It’s been perhaps 20 years, but I remember the sign distinctly. State of Illinois road crews were working on the highway going through Meredosia and as you approached Dosh from the east, the sign said, “Road Improvement Ahead.” Going through Dosh you could see a sign that read, “Caution: Road Improvement.” Then the real kicker came when you crossed the bridge into Pike County and were greeted with the announcement, “End of Improvement.” Some local wit had added his own sign underneath, saying, “No Kidding.” Except he didn’t use the word “kidding.”
My dad once threatened to pull a similar stunt. Our house in Perry was and is located only a block from the school, so to keep all little Perr-ians safe, the town had posted signs saying, “Slow Children.” One of these ended up right in front of our house and Dad always said he was going to write, “Amen!” underneath it when his boys wouldn’t get up in the morning.
I know that signage can be expensive and that Jacksonville already has its share of them, but I keep thinking we could use just one or two more. How about a sign on the town square directed at shoppers looking for a parking place? Something like “Keep Circling. The Second Coming is Near.” And for any motorists trying to pull out on Walnut when the shifts change at Passavant, the CSC operations are getting out and JHS lets the rascals loose, it would be appropriate to have flashing lights saying, “Pitch your tent and try again tomorrow.” Perhaps newcomers approaching Jacksonville from the east might welcome a sign simply saying, “Keep on Coming. There’s more to us than a prison.” From the west we might erect something stating, “Yes, Our Hospital has its own Baseball Field.” The south entrance to Jacksonville might have the greeting, “Motel City,” and those entering our fair city from the north my be met by a sign saying, “If You’re Looking for Virginia, You Just Passed It.”
There’s a burger place on Morton that could make use of a sign simply indicating, “If we got your order correct please pull up and wait. There’s been some mistake.” The old Three-Legged Dog cafe might have calmed a few customers’ nerves by posting a warning that, “We are not located in an earthquake zone. That was the sound of our espresso machine.” And on rare summer days when the door to Our Town Books is open at the same time someone opens the front door of The Soap Company Coffee House and you find yourself struck by the double-barreled aroma of old books and freshly ground java, a message stating, “Sniff Here for a Little Bit of Heaven” might be appropriate.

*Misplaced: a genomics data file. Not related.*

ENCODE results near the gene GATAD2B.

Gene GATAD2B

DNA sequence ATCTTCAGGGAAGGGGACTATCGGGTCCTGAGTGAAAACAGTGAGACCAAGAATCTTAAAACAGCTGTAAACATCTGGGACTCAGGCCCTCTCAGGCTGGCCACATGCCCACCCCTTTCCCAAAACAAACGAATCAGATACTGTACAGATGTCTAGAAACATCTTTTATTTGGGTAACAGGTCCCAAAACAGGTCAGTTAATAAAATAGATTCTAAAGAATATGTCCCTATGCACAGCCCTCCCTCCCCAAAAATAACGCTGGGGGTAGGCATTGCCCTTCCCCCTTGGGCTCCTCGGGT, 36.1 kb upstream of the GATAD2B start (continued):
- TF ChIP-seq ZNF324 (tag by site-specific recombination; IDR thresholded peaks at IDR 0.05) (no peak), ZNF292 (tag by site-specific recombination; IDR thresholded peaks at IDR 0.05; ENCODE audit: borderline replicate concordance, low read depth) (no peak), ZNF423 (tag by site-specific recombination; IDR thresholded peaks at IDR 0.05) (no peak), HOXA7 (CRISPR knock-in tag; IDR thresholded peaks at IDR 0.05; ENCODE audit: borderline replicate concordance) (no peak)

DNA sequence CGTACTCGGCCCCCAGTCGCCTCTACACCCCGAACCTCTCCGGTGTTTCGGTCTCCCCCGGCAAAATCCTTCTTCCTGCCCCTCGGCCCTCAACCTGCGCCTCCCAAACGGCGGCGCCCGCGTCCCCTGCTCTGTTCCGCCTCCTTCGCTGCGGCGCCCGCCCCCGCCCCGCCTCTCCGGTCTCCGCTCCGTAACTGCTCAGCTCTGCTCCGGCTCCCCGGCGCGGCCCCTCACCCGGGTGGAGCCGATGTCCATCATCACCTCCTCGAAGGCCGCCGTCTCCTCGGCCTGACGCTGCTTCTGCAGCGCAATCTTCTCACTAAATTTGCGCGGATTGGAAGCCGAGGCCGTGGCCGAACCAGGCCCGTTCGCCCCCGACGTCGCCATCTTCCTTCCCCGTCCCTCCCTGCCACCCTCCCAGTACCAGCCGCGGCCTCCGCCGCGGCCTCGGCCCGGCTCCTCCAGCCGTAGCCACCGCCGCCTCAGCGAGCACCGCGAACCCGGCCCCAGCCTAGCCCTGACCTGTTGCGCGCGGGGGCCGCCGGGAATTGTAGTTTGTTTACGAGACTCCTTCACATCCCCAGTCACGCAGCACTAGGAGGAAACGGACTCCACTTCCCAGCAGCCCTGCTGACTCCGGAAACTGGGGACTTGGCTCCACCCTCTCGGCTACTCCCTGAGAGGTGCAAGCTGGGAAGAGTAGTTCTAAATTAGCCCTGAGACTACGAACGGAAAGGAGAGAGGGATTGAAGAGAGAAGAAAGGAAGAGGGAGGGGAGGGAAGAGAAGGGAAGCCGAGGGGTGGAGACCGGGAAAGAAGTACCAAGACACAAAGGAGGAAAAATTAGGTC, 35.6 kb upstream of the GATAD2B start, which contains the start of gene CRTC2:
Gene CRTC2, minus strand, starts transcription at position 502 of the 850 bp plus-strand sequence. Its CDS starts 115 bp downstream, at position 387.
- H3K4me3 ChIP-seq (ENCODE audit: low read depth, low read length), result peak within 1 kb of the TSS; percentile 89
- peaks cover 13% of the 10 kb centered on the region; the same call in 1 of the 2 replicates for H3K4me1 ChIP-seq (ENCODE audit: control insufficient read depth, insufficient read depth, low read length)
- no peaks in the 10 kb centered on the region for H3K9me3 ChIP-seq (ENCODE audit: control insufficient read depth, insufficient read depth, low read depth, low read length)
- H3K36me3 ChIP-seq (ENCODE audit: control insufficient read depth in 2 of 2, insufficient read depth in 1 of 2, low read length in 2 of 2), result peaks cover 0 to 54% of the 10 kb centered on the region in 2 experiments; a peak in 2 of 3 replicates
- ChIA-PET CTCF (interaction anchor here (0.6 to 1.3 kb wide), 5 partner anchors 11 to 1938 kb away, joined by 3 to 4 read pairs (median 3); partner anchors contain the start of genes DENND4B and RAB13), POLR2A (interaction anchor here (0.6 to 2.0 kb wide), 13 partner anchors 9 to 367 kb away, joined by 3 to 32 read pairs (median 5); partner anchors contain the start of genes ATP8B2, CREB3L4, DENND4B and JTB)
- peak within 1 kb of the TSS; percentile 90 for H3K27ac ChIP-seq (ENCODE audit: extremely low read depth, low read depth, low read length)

When I was roaming the town as an Illinois College student there was a tiny combination knick-knack and what-cha-ma-call-it shop near the square that was operated by a dear little old lady who saw no need for a hearing aid in spite of the fact that she couldn’t hear loud thunder. We always thought that a sign saying, “It’s not me! It’s you! Learn to speak up!” Those who were around Jacksonville in the 1950s still joke about a hamburger joint that might have displayed a menu stating, “You can have your burger medium-burnt or well-burnt.”
Several years ago, the insurance companies of France penned an unusual stipulation on their policies. If you are driving in the famed circle of traffic around Paris’ Arc de Triomphe, all policies go out the window. In case of an accident the cost is split 50-50 between the two drivers. A dozen boulevards converge on this famous Parisian landmark and driving nightmare. The parking lots of County Market and Walmart could do well to update their signage to something like, “Hold on, Pierre! In case of accident, a Walmart associate will not be available to help you.”
I am forever turning my car into the wrong drive at the Our Saviour’s school parking lot. I suggest that the local parish install something along the lines of, “For all you Protestants who can’t read, this is an exit.”
I may add one personal sign to the Jacksonville streets. I’ve been in town for a good number of months and still sometimes have trouble finding my street. If my neighbor down the street has her porch light on, that’s a signal. If it’s daylight I can see a little orange post, but after dark I’m clueless. I was spoiled by living in Arenzville where there were only a half dozen streets. This town is just too, well … streety. Perhaps I could use a sign that simply says, “Turn here, Dummy.”